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Mathieux v. Bally's Atlantic City

December 29, 2006


The opinion of the court was delivered by: Joel Schneider United States Magistrate Judge

[Doc. No. 30]


This matter is before the Court on plaintiff's Motion for Reconsideration [Doc. No. 30] of this Court's December 15, 2006 Order [Doc. No. 25] granting and denying in part plaintiff's Motion for Extension of Time to Complete Discovery [Doc. No. 22, 23]. As noted in the Order, the Court extended the time for plaintiff to submit a new medical expert report in support of her case, but denied her request to take late liability discovery. The underlying case was filed on July 11, 2005 and arises out of plaintiff's May 30, 2005 fall at defendant's premises. Plaintiff alleges that defendant negligently placed, maintained and/or secured the rug that allegedly caused her fall. For the reasons to be discussed, plaintiff's motion is denied.

Plaintiff's motion is governed by L. R. Civ. P. 7.1(i) which states:

A motion for reconsideration shall be served and filed within 10 business days after the entry of the order or judgment on the original motion by the Judge or Magistrate Judge. A brief setting forth concisely the matter or controlling decisions which the party believes the Judge or Magistrate Judge has overlooked shall be filed with the Notice of Motion.

A motion for reconsideration is an "extremely limited procedural vehicle." Resorts International, Inc. v. Greate Bay Hotel and Casino, Inc., 830 F. Supp. 826, 831 (D.N.J. 1992); Polizzi Meats, Inc. v. Aetna Life & Casualty Company, 931 F. Supp. 328, 338-39 (D.N.J. 1996). Indeed, reconsideration is "an extraordinary remedy" and is granted "very sparingly." See also NL Industries, Inc. v. Commercial Union Ins. Co., 935 F. Supp. 513, 516 (D.N.J. 1996). The operative term in Rule 7.1(i) is 'overlooked.' Resorts International, Inc., 830 F. Supp. at 831 ("Courts in this district have consistently interpreted the word "overlooked" as the dominant term in the Rule"). The purpose of a motion for reconsideration is to correct errors of law or to present "newly discovered evidence." Harsco Corp. v. Zlotnicki, 779 F.2d 906, 909 (3rd Cir. 1985). The Third Circuit has noted, "[w]here evidence is not newly discovered, a party may not submit that evidence in support of a motion for reconsideration." Id. See also Damiano v. Sony Music Entertainment, Inc., 975 F. Supp. 623, 634 (1996). (on a motion for reconsideration, a Court may refuse to consider evidence that was readily available at the time that the original motion was heard).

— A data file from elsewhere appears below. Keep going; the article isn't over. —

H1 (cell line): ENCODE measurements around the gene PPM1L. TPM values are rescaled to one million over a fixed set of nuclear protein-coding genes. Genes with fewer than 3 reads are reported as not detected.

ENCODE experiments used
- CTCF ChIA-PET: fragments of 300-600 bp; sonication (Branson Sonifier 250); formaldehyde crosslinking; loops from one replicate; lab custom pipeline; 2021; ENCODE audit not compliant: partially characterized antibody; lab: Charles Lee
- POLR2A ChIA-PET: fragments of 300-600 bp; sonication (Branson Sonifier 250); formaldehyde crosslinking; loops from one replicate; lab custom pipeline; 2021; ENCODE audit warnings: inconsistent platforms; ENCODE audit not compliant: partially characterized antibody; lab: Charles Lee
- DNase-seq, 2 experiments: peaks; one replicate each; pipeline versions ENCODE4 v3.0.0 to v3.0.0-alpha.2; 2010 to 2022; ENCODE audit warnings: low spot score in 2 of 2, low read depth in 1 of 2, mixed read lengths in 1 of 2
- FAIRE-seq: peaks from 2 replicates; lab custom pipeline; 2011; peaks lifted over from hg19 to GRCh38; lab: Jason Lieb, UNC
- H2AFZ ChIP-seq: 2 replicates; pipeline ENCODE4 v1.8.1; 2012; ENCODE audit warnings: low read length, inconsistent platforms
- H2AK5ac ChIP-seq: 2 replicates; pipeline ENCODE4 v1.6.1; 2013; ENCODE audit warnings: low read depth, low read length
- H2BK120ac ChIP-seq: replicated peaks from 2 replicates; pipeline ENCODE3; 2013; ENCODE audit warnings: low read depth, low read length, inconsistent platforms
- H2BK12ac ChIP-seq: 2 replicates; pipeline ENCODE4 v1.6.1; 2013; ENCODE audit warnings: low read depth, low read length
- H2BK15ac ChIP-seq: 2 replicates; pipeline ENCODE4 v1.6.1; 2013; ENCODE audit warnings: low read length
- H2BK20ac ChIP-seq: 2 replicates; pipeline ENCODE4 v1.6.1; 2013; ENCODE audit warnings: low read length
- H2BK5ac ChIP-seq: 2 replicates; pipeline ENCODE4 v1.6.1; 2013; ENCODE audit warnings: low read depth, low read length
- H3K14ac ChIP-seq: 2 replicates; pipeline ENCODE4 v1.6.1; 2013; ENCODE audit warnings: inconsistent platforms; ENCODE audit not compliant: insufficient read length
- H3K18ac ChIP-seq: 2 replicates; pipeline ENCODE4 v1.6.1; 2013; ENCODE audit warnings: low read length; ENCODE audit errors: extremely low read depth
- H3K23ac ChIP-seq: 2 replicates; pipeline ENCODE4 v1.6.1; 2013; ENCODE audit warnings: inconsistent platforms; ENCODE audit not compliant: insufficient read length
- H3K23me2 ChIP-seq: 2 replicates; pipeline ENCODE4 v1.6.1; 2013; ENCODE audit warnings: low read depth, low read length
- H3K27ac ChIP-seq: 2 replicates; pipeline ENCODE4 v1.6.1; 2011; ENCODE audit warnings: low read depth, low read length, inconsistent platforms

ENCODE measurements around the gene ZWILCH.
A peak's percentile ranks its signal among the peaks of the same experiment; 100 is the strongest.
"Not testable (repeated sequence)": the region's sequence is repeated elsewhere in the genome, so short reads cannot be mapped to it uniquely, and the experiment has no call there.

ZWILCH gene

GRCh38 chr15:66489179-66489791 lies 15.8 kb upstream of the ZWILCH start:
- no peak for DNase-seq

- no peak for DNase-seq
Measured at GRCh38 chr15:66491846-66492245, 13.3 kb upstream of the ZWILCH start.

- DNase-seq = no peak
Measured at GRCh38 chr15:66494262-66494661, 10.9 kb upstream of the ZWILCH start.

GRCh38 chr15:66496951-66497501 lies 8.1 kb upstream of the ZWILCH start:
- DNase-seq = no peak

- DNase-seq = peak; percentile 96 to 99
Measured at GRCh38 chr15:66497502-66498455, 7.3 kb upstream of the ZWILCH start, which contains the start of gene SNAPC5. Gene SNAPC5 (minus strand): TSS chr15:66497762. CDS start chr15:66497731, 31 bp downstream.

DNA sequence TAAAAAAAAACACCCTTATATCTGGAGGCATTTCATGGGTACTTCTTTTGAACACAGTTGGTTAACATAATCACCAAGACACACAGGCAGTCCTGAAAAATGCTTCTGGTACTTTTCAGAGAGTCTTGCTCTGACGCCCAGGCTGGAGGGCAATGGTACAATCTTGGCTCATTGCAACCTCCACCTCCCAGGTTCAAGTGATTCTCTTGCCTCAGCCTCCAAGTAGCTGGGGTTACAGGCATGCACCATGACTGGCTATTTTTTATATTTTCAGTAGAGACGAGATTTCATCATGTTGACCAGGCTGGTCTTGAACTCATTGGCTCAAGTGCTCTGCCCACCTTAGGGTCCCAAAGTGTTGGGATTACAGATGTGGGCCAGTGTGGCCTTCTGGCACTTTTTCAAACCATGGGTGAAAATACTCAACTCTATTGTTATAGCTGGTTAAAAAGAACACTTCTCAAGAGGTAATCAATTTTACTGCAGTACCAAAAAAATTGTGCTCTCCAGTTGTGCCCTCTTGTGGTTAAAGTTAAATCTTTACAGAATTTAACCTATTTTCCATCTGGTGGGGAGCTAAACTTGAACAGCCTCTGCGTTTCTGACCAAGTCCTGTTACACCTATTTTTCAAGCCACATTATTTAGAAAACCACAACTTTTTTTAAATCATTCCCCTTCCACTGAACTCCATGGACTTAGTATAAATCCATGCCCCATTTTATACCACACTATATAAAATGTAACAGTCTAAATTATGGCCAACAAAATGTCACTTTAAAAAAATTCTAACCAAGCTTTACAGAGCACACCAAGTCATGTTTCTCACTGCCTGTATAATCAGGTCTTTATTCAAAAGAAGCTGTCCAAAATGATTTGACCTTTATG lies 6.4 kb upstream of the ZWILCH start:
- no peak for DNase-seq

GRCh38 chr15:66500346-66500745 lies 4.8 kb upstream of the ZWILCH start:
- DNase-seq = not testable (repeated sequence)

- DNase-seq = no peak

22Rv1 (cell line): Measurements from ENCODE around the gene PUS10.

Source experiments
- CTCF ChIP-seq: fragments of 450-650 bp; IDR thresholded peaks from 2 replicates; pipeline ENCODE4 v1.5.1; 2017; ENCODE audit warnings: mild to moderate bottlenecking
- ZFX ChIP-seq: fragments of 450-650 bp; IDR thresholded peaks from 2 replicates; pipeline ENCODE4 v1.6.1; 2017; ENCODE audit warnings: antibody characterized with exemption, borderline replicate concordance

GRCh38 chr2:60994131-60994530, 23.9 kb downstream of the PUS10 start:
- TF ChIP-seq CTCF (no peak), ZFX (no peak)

A motion under Rule 7.1(i) may be granted only if: (1) there has been an intervening change in the controlling law; (2) evidence not previously available has become available; or (3) it is necessary to correct a clear error of law or to prevent manifest injustice. In re G-I Holdings, Inc., et al., C.A. No. 02-3082 (SRC), 2006 U.S. Dist. LEXIS 87802, at *3 (D.N.J. Dec. 4, 2006)(quoting Database Am., Inc. v. Bellsouth Advert. & Publ'g Corp., 825 F. Supp. 1216, 1220 (D.N.J. 1993)); North River Ins. Co. v. CIGNA Reinsurance Co., 52 F.3d 1194, 1218 (3d Cir. 1995). In this case, plaintiff does not argue there has been an intervening change in the law or that this Court committed an error of law. Instead, plaintiff argues that this Court "overlooked" significant facts when its December 15, 2006 Order was issued. In plaintiff's original motion she argued good cause existed for late discovery because of recent developments regarding her medical condition. Plaintiff now alleges that from July 2005 through April 2006, there was "confusion" regarding whether plaintiff's current counsel or another lawyer represented plaintiff. In addition, plaintiff alleges that "around the end of July 2006" through "about September 15, 2006" plaintiff's counsel was distracted by his father's emergency surgery. Contrary to plaintiff's argument, however, these facts could not have been "overlooked" by the Court for the simple reason that they were not raised by plaintiff and brought to the Court's attention. Rather than being overlooked, plaintiff's present motion raises facts that were available when her initial motion was filed on November 23, 2006, but which were presented for the first time in her motion for reconsideration. Since the alleged "overlooked" facts were unquestionably available to plaintiff when she filed her original motion, it is not appropriate for this Court to now consider plaintiff's new arguments. Accordingly, plaintiff's motion should be denied. See Harsco Corp., 779 F.2d at 909 (the District Court appropriately did not consider facts raised in a motion for reconsideration that were available but not raised when the original motion was filed); Polizzi Meats, Inc., 931 F. Supp. at 339 (if plaintiff's counsel chose not to include available facts in her original motion, it cannot now ask the court to consider them on a motion for reconsideration); Rastelli Brothers, Inc. v. Netherlands Insurance, 68 F. Supp. 2d 448, 449-50 (D.N.J. 1999) ("[a]rguments overlooked by counsel (as opposed to those overlooked by the Court) are not a proper basis for rearguement"); Resorts International, Inc., 830 F. Supp. at 831 n. 3 (courts are "bound not to consider such new materials, lest the strictures of our reconsideration rule erode entirely")(emphasis in original); Bowers v. NCAA, 130 F. Supp. 2d 610, 613 (D.N.J. 2001)(motions for reconsideration "are not an opportunity to argue what could have been, but was not, argued in the original set of moving and responsive papers")(emphasis in original).